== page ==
You would think, after all the polls were wrong and Donald Trump was elected the President of the United States in 2016, that even the most arrogant and cocksure Democrats in Washington would have learned the simple lesson: It’s ain’t over ‘till it’s over.
But apparently that confidence is unknown to Nancy Pelosi, who is chomping at the bit to get that gavel in her hands and resume her place as Speaker of the House. So when asked by Stephen Colbert on Tuesday to outline the Democrats’ chances of winning power in the midterm elections, she didn’t hesitate.
“Let me say this,” Pelosi said. “Up until today, I would’ve said, ‘If the election were held today, we would win.’ What now I’m saying is: We will win.”
Colbert urged her not to jinx her party
“Do you want to say that on Hillary’s fireworks barge that she canceled?” Colbert said. “Please don’t say that. How long are the curtains that you’re measuring right now?”
Pelosi, though, didn’t acknowledge the obvious, recent historical lesson. In fact, she said, “If everyone votes, we’ll have even a bigger victory. Democrats will carry the House. If we have a bigger victory, the Senate, governorships. It’s going to be a great night for America.”
Not sure there’s a political analyst in the country predicting that the Democrats have even the slightest chance of taking the Senate, but hey, optimism isn’t a crime, we suppose.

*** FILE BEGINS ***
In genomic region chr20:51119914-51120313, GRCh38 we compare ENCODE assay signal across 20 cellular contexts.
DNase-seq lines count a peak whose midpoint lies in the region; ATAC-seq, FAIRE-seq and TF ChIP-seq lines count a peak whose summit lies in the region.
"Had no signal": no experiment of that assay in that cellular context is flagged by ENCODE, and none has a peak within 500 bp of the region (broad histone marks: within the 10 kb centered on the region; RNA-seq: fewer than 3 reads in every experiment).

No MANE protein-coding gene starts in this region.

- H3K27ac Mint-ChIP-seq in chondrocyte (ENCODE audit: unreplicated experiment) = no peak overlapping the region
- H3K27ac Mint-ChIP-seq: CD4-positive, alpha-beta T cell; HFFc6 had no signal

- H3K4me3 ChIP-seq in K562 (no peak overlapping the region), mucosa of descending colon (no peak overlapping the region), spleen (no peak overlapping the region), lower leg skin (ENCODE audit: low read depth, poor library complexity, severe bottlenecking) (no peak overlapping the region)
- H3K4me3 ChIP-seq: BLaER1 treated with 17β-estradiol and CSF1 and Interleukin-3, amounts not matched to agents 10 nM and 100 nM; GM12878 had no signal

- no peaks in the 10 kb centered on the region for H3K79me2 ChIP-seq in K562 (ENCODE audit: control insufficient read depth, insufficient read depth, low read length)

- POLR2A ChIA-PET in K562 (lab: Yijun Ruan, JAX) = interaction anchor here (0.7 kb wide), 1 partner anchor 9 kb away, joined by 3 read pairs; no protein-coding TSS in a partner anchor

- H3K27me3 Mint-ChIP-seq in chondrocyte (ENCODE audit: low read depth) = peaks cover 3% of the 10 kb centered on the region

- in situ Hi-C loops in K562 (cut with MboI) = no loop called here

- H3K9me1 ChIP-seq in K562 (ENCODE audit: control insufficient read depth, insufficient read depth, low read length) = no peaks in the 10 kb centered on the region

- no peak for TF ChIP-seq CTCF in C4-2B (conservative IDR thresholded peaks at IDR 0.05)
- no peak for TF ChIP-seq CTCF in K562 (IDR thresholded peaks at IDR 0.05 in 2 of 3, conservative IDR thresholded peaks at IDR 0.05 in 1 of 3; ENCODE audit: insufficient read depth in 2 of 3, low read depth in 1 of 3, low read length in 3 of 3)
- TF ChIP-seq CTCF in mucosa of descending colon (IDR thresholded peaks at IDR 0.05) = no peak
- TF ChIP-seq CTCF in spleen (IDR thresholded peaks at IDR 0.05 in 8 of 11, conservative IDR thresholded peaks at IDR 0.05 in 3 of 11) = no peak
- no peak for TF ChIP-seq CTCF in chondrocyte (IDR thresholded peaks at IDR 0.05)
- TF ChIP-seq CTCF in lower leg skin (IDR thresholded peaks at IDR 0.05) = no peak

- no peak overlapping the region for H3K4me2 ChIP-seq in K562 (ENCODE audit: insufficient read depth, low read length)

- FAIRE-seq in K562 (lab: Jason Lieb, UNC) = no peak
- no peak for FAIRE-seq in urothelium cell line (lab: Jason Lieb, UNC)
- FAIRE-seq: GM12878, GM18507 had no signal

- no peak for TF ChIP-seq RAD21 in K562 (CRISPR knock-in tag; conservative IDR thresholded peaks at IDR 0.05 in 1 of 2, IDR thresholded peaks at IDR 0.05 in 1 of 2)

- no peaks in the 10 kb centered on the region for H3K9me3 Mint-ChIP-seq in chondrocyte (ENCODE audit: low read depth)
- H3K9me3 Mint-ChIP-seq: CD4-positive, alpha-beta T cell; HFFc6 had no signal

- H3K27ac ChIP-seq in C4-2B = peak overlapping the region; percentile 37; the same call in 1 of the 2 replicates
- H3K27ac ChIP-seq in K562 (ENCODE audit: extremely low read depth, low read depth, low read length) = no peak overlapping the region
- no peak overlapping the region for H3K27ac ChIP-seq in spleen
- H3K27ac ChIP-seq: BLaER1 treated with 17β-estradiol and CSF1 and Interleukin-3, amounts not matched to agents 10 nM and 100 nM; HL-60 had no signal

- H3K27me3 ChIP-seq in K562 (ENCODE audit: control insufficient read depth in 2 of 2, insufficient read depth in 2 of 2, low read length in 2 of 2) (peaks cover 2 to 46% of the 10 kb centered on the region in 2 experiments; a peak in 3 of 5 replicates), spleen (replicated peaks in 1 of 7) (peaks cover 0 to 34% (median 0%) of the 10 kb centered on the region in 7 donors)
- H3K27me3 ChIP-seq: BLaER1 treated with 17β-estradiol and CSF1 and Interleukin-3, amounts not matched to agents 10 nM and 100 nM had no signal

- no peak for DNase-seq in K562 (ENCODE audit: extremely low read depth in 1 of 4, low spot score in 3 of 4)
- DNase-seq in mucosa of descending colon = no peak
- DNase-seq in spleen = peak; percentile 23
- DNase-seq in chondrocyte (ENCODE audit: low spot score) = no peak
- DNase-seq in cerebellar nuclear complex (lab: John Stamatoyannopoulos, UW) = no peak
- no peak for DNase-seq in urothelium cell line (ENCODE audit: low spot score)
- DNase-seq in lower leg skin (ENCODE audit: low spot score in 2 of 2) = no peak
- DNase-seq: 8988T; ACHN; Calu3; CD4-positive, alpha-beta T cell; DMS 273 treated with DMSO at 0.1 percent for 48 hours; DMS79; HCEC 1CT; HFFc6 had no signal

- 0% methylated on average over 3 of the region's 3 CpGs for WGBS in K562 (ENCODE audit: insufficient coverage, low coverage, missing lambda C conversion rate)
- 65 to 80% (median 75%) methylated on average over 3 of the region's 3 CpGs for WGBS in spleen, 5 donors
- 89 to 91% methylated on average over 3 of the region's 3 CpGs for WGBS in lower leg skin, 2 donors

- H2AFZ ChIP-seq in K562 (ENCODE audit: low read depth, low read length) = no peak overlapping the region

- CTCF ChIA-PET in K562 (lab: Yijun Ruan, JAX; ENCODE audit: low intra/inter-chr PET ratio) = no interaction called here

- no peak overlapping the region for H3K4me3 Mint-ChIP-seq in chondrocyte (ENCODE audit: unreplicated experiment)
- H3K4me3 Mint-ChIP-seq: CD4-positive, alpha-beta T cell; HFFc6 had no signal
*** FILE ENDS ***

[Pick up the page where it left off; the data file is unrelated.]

On the flipside, it may be unwarranted optimism on our part to insist that Republicans still have a chance to hold onto the House. Certainly, that’s not in line with the most recent polls, which show Democrats running away with a midterm victory. We wouldn’t go as far as Pelosi in saying “they will win,” but yeah…it’s not looking great. By every conceivable polling measure, she’s indeed going to have that gavel back in her hands in January of next year.
Then again, we have to go back to what we said before. That’s what the conventional wisdom looked like hours before voting closed on Election Day, 2016. You would get laughed out of any building in Washington or New York if you went into the coverage that night predicting a Donald Trump victory. It simply wasn’t supposed to happen. And yet it did. Furthermore, there’s very little indication to say that polling companies have greatly improved their methods since that astonishing night. We could very well be in for another night of surprises.
We hope so. We hope so.